US alarmed by Turkey’s ‘ridiculous’ anti-Western rhetoric


Turkey's President Recep Tayyip Erdogan. File photo

ARA News

Amsterdam – The United States is alarmed by the “ridiculous” rhetoric from Ankara, attacking American foreign policy and even suggesting that the US is supporting the Islamic State (ISIS).

Turkish officials have been issuing bellicose and conspiratorial statements, in response to the tacit alliance between Syrian Kurdish forces and the US-led coalition.

Turkish Foreign Minister Mevlüt Çavuşoğlu has said that Turkey would not accept the participation of the Kurdish Democratic Union Party (PYD) in the Astana peace talks, even if the Washington insisted on it. The talks are scheduled to take place later this month in Kazakhstan.

Çavuşoğlu also called on the incoming Trump administration to end America’s cooperation with the Syrian Kurds, characterizing the People’s Protection Units (YPG) as “terrorist groups” analogous to the Al-Nusra and ISIS.

Mark Toner, the US State Department’s Deputy Spokesman, responded on Friday saying that the Washington is “alarmed by some of the rhetoric that we’ve seen from various quarters in Turkey over the past weeks.”

“I mean, the idea that the US is not actively countering Daesh, for example, is ridiculous given all that we’ve accomplished over the past year and a half in really reducing Daesh’s foothold in Syria as well as in Iraq,” countered Toner, employing another acronym for ISIS.

“The other allegations that I won’t even address or speak to, but there’s a lot of ludicrous statements out there about US involvement in incidents and terrorist incidents in Turkey that are just beyond the pale,” the American official continued. “They’re not only not true, but they’re harmful to our [US-Turkey] relationship.”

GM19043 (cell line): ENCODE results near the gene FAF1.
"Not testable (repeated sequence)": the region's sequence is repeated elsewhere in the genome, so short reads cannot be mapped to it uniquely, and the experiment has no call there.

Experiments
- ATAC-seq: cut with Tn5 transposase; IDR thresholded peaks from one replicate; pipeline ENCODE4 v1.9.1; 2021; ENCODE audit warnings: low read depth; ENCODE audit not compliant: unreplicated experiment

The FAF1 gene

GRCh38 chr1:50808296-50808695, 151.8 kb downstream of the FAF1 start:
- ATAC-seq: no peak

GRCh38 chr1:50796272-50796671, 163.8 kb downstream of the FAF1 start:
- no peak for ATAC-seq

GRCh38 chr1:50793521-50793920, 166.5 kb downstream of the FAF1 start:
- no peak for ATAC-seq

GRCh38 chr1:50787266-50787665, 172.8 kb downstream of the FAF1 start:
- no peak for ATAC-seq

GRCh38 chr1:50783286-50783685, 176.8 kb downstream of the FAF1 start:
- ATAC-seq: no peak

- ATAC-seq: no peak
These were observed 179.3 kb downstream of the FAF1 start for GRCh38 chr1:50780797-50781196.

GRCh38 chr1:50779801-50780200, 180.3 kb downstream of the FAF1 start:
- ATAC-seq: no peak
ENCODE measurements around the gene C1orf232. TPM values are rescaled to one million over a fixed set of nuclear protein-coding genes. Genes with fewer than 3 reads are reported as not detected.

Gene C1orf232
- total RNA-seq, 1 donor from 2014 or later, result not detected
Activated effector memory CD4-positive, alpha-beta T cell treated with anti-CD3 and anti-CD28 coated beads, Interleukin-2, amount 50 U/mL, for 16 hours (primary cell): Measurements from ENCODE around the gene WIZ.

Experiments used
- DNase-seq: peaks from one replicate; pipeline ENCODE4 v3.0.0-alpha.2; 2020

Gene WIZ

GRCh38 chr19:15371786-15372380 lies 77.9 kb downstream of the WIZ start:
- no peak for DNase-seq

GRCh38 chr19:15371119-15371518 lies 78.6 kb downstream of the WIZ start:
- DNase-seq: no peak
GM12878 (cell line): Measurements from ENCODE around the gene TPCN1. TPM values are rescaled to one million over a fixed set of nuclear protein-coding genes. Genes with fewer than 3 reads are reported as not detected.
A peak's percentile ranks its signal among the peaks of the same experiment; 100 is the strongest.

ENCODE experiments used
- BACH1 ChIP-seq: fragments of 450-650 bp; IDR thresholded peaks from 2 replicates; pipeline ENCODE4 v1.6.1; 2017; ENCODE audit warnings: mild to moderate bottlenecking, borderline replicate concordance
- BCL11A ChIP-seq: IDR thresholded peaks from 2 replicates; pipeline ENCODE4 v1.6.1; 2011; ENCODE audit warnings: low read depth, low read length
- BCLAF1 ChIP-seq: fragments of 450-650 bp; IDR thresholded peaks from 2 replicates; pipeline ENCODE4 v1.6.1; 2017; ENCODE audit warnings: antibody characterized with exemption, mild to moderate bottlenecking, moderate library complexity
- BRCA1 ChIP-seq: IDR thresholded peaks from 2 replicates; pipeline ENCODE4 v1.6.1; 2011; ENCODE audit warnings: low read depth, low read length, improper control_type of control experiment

Nevertheless, Toner explained that the anti-American statements being made in Ankara will not affect the US seeing Turkey as a partner and an ally. “I mean, we’re alarmed by these statements, but […] we understand that Turkey right now is under a lot of pressure,” he said.

“The Turkish government and Turkish people have been touched by terrorism. They’ve been affected by an influx of refugees. They’ve been affected by what’s happening in Syria and they’re concerned about it,” the State Department’s representative continued.

In an op-ed published by the Washington Post on Thursday, Mevlüt Çavuşoğlu wrote that “It is sadly true that the Turkey-US bilateral relationship is under severe strain […] The Turkish government hopes the new administration under Trump will repair relations with Turkey.”

However, Toner has refused to acknowledge that US-Turkish relations have worsened. “I would never say that they’ve worsened. I would say that they’ve become more complex given the events happening in Syria that, as I said, have a direct effect on Turkey.”

“We are in common cause when we’re going after Daesh. We –Turkey and the US– agree, as do many countries around the world, that Daesh needs to be rooted out and destroyed,” the American official added. “For Turkey, it’s really a tangible threat on their border.”

Turkey wants the new Trump administration to end American support for the Kurds in Syria and the Syrian Democratic Forces (SDF) that have been effectively fighting ISIS and are now encircling Raqqa–the Islamic State’s de facto capital.

However, analysts say it is unlikely the new administration will change US policy regarding the Syrian Kurds. Rex Tillerson, President-elect Donald Trump’s pick for Secretary of State, recently told a senate hearing that the Syrian Kurds are America’s greatest ally in Syria.

Prominent Syrian Kurdish officials recently visited Washington to explore the possibilities of opening a Washington office, which will likely also draw anger from Ankara.

“We don’t agree on every issue or every approach with Turkey on destroying Daesh or removing Daesh from the battlefield,” Toner concluded. “That said, we are cooperating with them. We are talking through these things and that is what mature countries and democracies do when they face these kinds of challenges.”

Reporting by: Wladimir van Wilgenburg | Source: ARA News 

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